Perhaps you’ve been there: Your son picks his nose in the middle of the grocery store or sticks his hands down his pants at church. You are horrified and wonder where in the world these habits came from because you sure didn’t teach them. Rest assured, both of these actions are a normal part of toddler development. You’ll see quite a few unusual or frustrating behaviors as your toddler explores himself and the world around him.
Does your daughter frequently go digging for gold? You’re not alone if you have a habitual nose picker. She might pick her nose because she’s curious, bored or because it feels like something is up there. She might want to continue picking it after the excitement of finding “something.” If you have a nose picker, your best approach is to redirect your daughter and wash her hands. If you can figure out a specific time she is more likely to pick her nose, watching TV or on a long car trip for example, give her something else to do with her hands. If your daughter ever sticks something up her nose, ear or other bodily crevice, take her to the doctor immediately. Don’t try to remove it yourself.
Your toddler’s exploration might include more than just his nose. Genital exploration is a normal stage of development for toddlers. So, don’t be shocked if he puts his hands down his pants to explore. If this happens in public, try to redirect him. If it happens at home, just ignore the action. As your toddler gets older, around 3 or 4, you may want to explain to him that that is a private part and he can touch it in private areas. At that age, you should also explain “good touch, bad touch” and who is allowed to touch private parts.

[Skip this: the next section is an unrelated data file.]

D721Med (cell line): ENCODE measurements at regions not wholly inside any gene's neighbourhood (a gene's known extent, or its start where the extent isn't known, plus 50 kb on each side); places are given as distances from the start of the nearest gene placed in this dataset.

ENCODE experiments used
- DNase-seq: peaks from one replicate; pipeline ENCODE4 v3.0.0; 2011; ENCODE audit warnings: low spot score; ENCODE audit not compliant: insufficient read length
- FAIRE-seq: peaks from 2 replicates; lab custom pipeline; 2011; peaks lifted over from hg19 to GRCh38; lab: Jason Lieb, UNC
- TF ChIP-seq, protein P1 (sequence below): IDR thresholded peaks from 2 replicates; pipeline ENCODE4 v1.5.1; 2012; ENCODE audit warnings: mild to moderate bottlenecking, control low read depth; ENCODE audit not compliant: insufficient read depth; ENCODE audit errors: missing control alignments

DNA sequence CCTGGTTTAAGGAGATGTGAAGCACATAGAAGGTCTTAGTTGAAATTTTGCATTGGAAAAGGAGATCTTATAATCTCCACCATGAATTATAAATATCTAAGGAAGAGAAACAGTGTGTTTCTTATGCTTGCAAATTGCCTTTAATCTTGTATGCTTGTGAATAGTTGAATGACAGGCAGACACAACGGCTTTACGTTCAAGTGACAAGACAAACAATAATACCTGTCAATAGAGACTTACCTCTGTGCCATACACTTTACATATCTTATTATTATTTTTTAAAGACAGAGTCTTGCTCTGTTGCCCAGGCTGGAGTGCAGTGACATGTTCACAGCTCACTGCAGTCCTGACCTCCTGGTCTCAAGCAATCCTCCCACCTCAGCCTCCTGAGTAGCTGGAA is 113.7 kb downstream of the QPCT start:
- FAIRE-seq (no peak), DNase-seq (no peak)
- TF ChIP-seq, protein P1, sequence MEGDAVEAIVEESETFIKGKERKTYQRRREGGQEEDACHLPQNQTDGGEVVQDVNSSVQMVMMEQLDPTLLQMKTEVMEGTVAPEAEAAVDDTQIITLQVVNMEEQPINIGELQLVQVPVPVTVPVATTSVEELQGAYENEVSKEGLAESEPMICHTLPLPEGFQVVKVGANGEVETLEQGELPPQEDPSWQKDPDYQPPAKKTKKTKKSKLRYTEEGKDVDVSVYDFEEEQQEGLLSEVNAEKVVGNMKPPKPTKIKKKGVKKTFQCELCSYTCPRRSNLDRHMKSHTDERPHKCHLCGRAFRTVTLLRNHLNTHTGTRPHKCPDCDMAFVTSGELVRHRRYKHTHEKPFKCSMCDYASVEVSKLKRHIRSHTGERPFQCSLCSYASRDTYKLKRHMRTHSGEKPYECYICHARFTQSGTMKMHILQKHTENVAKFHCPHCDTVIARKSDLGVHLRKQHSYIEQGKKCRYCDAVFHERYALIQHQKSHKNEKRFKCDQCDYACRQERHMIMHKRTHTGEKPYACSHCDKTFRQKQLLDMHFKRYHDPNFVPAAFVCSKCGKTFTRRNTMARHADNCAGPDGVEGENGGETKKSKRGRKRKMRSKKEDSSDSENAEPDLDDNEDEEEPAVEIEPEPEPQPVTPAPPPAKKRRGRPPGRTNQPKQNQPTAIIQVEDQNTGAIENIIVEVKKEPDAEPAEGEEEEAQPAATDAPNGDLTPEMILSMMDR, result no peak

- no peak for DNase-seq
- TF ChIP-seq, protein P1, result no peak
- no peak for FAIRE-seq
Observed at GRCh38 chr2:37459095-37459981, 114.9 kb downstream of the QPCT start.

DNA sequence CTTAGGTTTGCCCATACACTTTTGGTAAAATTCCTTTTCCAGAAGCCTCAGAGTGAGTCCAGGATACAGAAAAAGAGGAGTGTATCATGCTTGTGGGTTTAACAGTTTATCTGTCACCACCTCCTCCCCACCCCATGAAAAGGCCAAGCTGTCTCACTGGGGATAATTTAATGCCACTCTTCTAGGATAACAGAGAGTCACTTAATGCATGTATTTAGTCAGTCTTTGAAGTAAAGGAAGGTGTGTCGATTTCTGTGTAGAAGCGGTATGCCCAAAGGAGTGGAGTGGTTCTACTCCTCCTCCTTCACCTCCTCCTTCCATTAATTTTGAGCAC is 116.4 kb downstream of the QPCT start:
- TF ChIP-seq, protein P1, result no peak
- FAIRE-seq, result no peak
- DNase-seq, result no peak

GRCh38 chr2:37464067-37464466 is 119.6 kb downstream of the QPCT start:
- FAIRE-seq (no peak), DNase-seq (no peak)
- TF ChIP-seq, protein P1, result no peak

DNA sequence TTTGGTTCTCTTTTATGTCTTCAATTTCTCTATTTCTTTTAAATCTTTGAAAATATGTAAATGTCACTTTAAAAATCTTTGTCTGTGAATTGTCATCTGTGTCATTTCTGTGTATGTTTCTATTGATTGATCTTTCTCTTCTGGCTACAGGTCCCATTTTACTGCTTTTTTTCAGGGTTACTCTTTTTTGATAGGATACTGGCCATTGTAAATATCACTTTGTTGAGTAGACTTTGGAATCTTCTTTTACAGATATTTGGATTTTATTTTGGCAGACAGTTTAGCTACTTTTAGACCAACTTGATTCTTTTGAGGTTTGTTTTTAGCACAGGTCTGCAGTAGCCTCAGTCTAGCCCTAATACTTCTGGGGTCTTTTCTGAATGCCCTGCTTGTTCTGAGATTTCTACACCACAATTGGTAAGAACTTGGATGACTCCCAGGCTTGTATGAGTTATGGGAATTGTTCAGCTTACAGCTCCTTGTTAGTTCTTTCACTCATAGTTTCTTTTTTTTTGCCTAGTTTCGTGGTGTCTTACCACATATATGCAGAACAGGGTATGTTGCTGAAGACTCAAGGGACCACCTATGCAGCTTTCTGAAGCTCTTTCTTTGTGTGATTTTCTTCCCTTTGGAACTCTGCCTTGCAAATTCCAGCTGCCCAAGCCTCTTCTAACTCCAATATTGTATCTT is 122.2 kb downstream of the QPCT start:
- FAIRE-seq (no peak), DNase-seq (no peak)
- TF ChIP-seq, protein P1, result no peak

Does your daughter prefer to run around freely without clothes? This is also a normal toddler behavior. One reason she might like to run around naked is the satisfaction of taking her clothes off. Undoing snaps, buttons and zippers give her quite a sense of accomplishment. Calmly tell her that she is taking her clothes off, but remind her that she doesn’t do that at places like the grocery story, church or a friend’s house. You can put on clothes that are more difficult to remove such as overalls or one-piece outfits.
You’ve probably seen a fair share of tantrums from your son. Not to worry, you’re not a failure as a parent, temper tantrums are also a normal toddler behavior. Toddlers use the right side of their brain, which is impulsive, emotional and nonverbal. He is experiencing strong feelings, but doesn’t have enough words to communicate those feelings yet. Avoid taking your son anywhere when he is tired or hungry, two factors that are likely to contribute to a tantrum. If he does have a tantrum, keep calm and ignore it. After a few minutes, if it hasn’t subsided, try redirecting him.